About the study

The aim of this study is to collect information on the use of an investigational drug, called Atuliflapon, in adults who have moderate-to-severe asthma that they cannot control with current treatment alone. This investigational drug is a potential new oral treatment, taken in addition to your standard asthma medication, which can be swallowed at home with water.

The FLASH Study focuses on an area of clinical research called precision medicine. Precision medicine aims to provide an alternative to the common ‘one-size-fits-all approach’ of current prescription medicine, by instead identifying the right treatment, for the right person, at the right time.

Participants in the FLASH Study will receive an investigational drug called Atuliflapon, which is being developed as a potential treatment for asthma. It works by reducing substances in the body that can cause our airways to become inflamed. Airways are the pipes we use to breathe, and they become narrower during inflammation.

Atuliflapon is a tablet which you will swallow with water once a day and is taken in addition to your standard asthma medication.

Participation in the study could last up to 5 months. This includes the following:

Screening (2–4 weeks) – the study team will assess potential participants and confirm that they are able to join the study.

Main study (up to 16 weeks) – around 660 participants will be randomly assigned to Atuliflapon or placebo.

Safety follow-up (1 week) – participants will be asked to return to the study center to have some final tests.

A placebo looks like the investigational drug but contains no active ingredients.

You will be asked to attend several study center and one virtual visit throughout the study to have some medical tests and assessments.
You will also be asked to keep an electronic diary (smartphone) twice daily to record the following:

  • Peak expiratory flow (a measure of how fast a person breathes out).
  • Asthma symptoms.
  • Use of any asthma reliever medication.
  • Intake of study medication during the study treatment period.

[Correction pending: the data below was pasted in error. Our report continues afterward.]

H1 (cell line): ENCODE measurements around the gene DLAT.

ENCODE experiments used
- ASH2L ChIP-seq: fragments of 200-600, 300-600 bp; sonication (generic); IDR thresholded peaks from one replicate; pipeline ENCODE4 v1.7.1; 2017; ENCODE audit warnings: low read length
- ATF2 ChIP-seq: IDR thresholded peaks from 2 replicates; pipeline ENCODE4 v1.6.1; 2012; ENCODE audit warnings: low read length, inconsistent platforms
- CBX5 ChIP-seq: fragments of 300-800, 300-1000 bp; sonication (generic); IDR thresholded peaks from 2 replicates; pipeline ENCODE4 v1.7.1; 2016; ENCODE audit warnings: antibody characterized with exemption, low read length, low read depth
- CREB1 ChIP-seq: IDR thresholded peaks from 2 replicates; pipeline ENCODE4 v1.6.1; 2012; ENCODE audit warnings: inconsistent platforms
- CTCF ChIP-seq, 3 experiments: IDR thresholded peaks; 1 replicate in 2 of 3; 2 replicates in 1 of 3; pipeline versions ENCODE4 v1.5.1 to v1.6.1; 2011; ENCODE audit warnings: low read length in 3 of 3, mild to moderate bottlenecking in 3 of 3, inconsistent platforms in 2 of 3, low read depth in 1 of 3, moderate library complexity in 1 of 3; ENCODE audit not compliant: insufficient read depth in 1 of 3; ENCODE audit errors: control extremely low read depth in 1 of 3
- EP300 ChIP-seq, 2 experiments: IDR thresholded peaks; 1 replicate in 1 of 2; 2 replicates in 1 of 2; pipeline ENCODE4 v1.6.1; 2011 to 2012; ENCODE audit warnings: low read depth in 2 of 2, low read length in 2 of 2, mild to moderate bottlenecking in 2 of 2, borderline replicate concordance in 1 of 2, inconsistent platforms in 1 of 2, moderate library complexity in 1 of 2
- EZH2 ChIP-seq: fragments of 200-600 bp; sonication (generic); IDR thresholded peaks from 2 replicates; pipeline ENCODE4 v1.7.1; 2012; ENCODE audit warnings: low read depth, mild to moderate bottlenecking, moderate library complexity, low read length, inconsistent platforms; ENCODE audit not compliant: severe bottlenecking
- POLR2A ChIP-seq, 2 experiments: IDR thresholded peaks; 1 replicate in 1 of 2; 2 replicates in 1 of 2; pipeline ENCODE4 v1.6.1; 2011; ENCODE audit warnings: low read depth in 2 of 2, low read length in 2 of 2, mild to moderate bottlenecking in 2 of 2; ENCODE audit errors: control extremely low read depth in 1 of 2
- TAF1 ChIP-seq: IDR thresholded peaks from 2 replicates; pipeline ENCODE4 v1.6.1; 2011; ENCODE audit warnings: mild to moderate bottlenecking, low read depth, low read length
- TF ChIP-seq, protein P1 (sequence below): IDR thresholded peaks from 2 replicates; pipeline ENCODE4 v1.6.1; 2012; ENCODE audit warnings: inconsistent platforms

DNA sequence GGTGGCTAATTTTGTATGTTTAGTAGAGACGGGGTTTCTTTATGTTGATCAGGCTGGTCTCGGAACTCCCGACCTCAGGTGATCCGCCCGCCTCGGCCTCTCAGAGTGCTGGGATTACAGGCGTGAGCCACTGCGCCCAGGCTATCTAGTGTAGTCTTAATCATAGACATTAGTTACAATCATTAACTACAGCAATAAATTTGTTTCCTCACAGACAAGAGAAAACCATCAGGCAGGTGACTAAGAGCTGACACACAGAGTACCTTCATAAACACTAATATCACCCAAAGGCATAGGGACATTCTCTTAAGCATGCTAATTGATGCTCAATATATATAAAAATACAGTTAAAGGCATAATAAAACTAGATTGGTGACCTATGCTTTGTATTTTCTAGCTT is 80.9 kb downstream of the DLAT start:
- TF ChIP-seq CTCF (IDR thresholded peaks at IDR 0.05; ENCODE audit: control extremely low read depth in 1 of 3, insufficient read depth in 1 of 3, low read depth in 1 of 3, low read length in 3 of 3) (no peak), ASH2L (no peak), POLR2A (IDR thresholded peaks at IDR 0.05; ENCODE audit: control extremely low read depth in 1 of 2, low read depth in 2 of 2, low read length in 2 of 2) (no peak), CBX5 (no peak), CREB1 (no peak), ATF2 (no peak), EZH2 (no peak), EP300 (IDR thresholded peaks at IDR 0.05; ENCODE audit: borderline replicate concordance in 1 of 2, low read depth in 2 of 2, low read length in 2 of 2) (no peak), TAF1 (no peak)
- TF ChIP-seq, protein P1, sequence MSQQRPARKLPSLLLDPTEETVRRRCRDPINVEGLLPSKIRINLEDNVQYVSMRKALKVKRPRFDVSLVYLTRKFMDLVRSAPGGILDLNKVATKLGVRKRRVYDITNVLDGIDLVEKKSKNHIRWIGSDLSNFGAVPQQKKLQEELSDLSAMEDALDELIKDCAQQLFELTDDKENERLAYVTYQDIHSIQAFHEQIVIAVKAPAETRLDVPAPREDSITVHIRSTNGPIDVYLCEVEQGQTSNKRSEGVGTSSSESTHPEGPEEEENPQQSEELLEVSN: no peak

One of the aims of this study is to find out whether Atuliflapon causes side effects. Atuliflapon has been investigated in previous clinical studies for coronary heart disease. During these studies, some participants experienced side effects such as dizziness, anemia, and cough. It is possible you may experience similar side effects during your own participation in the FLASH Study. The study doctor will discuss potential side effects with you.

During visits to the study center you will undergo medical tests and assessments. The purpose of these is to understand how your body is responding to Atuliflapon. These will include the following:

Click each heading below

Questions about you, your health, medical history, current and previous medications you have been or are taking.

This will include measurements of your height and weight as well as an assessment of the following: general appearance, respiratory, cardiovascular, abdomen, skin, head, and neck (including ears, eyes, nose, and throat), lymph nodes, thyroid, musculoskeletal, and neurological systems.

Measurements of your blood pressure, heart and breathing rate, pulse oximetry and body temperature.

Small sticky patches (electrodes) will be stuck on your arms, legs, and chest. These are connected by wires to a recording machine, which picks up the electrical signals that make your heart beat.

These will be used for assessments, including standard tests of your general health.

To measure the amount of air you have in your lungs and how hard you can blow it out through your mouth

Review of your electronic diary (e-Diary)

Review of any other medications you are taking

Around 660




Tablets, once a day

Study center and virtual visits


Take the pre-screener